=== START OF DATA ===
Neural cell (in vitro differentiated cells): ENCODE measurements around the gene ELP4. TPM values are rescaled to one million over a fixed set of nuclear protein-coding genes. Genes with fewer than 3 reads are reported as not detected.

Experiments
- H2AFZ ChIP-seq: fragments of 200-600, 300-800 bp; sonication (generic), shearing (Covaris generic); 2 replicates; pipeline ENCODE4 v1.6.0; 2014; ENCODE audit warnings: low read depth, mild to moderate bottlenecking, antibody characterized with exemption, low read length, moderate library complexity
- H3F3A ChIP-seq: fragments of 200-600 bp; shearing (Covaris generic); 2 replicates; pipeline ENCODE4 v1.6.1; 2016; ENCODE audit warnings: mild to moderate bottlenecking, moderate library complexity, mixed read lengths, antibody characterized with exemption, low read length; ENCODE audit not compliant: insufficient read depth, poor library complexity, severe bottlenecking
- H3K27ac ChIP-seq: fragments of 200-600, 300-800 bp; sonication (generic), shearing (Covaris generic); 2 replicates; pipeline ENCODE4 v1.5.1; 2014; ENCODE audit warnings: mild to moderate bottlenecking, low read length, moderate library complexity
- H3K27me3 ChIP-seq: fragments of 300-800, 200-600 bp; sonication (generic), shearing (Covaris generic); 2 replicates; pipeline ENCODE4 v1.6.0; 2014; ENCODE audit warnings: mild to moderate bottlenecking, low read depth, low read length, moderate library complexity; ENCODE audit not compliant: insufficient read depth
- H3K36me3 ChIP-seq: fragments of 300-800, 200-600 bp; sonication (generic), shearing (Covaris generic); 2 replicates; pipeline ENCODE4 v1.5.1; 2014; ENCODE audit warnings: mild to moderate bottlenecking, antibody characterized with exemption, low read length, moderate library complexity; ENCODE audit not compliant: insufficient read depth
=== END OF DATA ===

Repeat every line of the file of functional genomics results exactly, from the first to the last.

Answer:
Neural cell (in vitro differentiated cells): ENCODE measurements around the gene ELP4. TPM values are rescaled to one million over a fixed set of nuclear protein-coding genes. Genes with fewer than 3 reads are reported as not detected.

Experiments
- H2AFZ ChIP-seq: fragments of 200-600, 300-800 bp; sonication (generic), shearing (Covaris generic); 2 replicates; pipeline ENCODE4 v1.6.0; 2014; ENCODE audit warnings: low read depth, mild to moderate bottlenecking, antibody characterized with exemption, low read length, moderate library complexity
- H3F3A ChIP-seq: fragments of 200-600 bp; shearing (Covaris generic); 2 replicates; pipeline ENCODE4 v1.6.1; 2016; ENCODE audit warnings: mild to moderate bottlenecking, moderate library complexity, mixed read lengths, antibody characterized with exemption, low read length; ENCODE audit not compliant: insufficient read depth, poor library complexity, severe bottlenecking
- H3K27ac ChIP-seq: fragments of 200-600, 300-800 bp; sonication (generic), shearing (Covaris generic); 2 replicates; pipeline ENCODE4 v1.5.1; 2014; ENCODE audit warnings: mild to moderate bottlenecking, low read length, moderate library complexity
- H3K27me3 ChIP-seq: fragments of 300-800, 200-600 bp; sonication (generic), shearing (Covaris generic); 2 replicates; pipeline ENCODE4 v1.6.0; 2014; ENCODE audit warnings: mild to moderate bottlenecking, low read depth, low read length, moderate library complexity; ENCODE audit not compliant: insufficient read depth
- H3K36me3 ChIP-seq: fragments of 300-800, 200-600 bp; sonication (generic), shearing (Covaris generic); 2 replicates; pipeline ENCODE4 v1.5.1; 2014; ENCODE audit warnings: mild to moderate bottlenecking, antibody characterized with exemption, low read length, moderate library complexity; ENCODE audit not compliant: insufficient read depth